District to save $500,000 by consolidating IB program at Emerald Campus
Dublin City Schools high school students in the International Baccalaureate (IB) program will be taking those courses at Emerald Campus beginning in the 2019-20 school year.
IB is an internationally recognized program found in almost 5,000 schools globally, and in more than 150 countries around the world. IB credentials are viewed favorably by college admissions offices and can help students be accepted at their first choice school.
IB is a course of study in which students have the opportunity to take classes that emphasize research skills, internationalism, critical thinking, the application of knowledge, intercultural understanding, and interdisciplinary learning.
“We are proud to be able to offer this world-class curriculum to our students,” said Superintendent Dr. Todd Hoadley. “By consolidating the program into one location, the District will save about $500,000 annually in licensing fees and staffing costs.”
About 150 students participate in the IB program across our three high schools. Students have the option to take the diploma program, meaning they take IB courses in each of the IB subject groups listed below during their junior and senior years.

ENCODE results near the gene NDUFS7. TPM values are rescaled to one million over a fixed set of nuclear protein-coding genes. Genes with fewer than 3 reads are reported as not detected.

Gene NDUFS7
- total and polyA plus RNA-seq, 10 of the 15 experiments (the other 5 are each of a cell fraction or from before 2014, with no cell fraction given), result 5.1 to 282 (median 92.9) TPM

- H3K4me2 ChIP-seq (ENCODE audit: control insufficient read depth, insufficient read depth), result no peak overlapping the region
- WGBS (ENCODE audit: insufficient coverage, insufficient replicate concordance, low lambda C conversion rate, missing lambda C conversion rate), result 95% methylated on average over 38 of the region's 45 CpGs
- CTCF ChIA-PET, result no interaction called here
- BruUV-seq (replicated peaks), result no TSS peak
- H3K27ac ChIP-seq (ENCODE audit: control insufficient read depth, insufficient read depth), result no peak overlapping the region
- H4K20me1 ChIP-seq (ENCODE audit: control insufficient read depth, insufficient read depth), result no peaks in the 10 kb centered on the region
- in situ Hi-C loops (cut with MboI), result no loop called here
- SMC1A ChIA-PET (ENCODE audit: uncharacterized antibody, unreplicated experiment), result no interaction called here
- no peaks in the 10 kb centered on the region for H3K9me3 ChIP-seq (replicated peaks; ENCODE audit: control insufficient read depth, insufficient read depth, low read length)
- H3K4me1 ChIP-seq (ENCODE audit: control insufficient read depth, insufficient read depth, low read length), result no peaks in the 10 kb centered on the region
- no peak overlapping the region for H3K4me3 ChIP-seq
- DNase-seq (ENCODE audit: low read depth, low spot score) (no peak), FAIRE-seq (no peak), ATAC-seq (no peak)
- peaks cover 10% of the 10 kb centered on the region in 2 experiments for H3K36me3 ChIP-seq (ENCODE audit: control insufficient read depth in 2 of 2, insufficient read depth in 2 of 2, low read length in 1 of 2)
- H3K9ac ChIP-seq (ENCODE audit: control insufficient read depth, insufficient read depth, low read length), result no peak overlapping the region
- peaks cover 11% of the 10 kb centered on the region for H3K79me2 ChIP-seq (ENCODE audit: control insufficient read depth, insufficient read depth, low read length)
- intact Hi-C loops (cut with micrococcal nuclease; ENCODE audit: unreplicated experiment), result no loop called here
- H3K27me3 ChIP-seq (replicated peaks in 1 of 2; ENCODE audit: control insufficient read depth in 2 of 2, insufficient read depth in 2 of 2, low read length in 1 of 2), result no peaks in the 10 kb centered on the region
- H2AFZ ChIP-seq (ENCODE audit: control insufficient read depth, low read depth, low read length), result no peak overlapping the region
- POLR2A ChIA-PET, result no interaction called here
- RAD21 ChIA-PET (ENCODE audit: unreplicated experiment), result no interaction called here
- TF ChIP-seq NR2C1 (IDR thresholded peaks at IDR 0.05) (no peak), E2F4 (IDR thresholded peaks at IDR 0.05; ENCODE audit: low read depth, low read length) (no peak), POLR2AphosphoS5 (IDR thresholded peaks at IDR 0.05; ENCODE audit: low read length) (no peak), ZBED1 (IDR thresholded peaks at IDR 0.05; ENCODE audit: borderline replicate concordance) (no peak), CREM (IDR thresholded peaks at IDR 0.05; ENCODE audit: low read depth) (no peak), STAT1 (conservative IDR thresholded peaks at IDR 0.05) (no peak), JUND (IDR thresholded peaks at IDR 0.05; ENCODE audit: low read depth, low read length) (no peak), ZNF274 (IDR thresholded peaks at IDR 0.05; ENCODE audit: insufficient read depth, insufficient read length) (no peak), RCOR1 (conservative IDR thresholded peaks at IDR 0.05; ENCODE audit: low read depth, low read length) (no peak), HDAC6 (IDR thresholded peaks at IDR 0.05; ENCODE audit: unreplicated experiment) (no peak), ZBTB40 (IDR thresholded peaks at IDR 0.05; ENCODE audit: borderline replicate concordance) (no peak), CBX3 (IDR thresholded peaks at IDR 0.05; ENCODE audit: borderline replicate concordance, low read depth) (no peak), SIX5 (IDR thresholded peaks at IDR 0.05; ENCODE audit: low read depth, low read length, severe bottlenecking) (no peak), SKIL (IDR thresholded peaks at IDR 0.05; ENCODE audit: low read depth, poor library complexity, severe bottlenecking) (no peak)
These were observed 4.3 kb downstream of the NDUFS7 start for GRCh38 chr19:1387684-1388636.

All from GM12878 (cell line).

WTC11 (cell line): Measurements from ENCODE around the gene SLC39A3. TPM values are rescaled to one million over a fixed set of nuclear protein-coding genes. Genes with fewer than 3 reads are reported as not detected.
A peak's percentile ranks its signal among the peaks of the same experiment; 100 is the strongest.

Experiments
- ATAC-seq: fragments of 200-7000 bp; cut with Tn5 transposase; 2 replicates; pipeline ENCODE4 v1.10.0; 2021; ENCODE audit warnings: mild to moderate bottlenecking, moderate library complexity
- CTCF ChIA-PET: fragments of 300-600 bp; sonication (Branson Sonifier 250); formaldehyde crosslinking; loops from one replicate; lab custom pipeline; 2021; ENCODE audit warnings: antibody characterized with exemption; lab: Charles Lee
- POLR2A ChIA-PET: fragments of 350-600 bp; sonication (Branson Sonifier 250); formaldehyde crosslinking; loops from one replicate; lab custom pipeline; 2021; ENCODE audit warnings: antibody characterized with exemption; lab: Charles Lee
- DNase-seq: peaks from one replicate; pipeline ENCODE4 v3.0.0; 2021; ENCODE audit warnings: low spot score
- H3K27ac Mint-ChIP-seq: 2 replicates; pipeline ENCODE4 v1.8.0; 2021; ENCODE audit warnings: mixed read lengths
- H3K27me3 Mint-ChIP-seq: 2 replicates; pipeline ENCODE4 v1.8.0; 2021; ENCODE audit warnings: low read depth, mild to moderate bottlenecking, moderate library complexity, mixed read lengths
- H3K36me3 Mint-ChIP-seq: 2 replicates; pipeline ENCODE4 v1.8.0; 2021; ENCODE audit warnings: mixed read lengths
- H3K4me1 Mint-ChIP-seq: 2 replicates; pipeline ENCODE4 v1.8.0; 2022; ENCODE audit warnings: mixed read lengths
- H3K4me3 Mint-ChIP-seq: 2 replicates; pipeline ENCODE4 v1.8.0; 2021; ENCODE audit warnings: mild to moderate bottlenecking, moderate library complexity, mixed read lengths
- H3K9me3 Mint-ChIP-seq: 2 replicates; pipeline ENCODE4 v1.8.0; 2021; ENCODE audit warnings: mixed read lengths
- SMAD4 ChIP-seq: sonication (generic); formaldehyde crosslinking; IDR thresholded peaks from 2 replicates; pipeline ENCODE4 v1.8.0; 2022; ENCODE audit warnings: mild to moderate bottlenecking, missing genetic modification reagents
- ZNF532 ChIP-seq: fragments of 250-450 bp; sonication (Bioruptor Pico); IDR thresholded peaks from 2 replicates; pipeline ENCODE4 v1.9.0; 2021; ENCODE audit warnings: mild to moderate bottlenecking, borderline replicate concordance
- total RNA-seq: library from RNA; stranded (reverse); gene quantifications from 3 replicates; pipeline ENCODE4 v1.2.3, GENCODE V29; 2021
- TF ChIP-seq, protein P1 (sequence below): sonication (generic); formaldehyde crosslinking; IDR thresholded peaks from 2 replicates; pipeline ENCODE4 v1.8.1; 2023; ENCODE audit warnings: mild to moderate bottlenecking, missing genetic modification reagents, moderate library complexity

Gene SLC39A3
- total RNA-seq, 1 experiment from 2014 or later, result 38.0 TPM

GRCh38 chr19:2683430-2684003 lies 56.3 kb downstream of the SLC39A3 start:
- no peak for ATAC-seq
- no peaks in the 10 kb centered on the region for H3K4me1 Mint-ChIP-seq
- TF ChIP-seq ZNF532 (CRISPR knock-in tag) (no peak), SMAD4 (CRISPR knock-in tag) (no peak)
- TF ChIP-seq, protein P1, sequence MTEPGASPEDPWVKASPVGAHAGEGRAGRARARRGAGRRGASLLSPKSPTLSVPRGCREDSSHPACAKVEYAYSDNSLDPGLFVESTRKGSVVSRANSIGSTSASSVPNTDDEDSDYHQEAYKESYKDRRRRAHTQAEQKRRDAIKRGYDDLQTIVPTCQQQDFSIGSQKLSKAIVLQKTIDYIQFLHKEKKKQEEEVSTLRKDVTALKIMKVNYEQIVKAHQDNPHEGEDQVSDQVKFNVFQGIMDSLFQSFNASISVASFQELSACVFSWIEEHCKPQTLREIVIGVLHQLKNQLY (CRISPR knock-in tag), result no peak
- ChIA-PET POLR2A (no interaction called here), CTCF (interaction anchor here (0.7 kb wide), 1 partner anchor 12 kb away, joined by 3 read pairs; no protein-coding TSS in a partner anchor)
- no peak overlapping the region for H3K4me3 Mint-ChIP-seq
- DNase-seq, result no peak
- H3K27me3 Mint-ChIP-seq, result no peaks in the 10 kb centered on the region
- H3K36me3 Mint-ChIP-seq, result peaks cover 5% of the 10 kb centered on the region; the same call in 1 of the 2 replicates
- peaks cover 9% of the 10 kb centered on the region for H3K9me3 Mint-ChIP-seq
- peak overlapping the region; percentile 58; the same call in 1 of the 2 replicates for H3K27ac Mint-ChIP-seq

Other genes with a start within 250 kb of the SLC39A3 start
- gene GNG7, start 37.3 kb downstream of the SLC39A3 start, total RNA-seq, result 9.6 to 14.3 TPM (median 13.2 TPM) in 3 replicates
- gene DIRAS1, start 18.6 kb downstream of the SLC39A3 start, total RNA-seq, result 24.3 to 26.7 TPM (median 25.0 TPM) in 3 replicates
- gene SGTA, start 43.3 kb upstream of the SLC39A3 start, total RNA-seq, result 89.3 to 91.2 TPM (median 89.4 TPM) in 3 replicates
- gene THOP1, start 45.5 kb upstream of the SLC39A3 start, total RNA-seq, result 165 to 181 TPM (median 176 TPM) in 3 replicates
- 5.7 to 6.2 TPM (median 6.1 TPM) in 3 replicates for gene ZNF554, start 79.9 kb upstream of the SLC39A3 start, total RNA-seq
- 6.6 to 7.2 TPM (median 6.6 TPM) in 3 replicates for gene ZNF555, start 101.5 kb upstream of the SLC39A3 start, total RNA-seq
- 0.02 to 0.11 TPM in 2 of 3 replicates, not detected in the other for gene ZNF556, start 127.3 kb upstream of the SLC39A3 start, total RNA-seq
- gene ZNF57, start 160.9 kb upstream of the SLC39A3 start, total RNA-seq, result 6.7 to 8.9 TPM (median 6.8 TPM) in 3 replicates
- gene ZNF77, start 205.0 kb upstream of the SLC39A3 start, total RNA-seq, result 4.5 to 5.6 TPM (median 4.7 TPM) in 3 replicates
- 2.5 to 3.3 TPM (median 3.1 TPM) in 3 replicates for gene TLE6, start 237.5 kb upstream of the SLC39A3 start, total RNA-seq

Students in the IB Diploma Program Take Courses in Six Subject Groups Including:
Group 1. Language A1 (English)
Group 2. Second Language
Group 3. Individuals and Societies (Social Studies)
Group 4. Experimental Sciences
Group 5. Mathematics
Group 6. The Arts and Electives
IB Diploma students also complete unique components, which include a Theory of Knowledge course, an extended essay, and CAS – Creativity, Action, and Service.
The diploma program is offered during the last two years of high school and serves as a bridge to prepare students as they leave high school and enter higher education.
Students are also able to take individual IB courses to supplement AP, Honors, and regular classroom work.
“The IB program has been successful in Dublin City Schools and provides participating students with an advantage in a college environment,” said Director of Secondary Education Craig Heath. “It serves as a powerful indicator of college success and can help earn students college credit while still in high school.”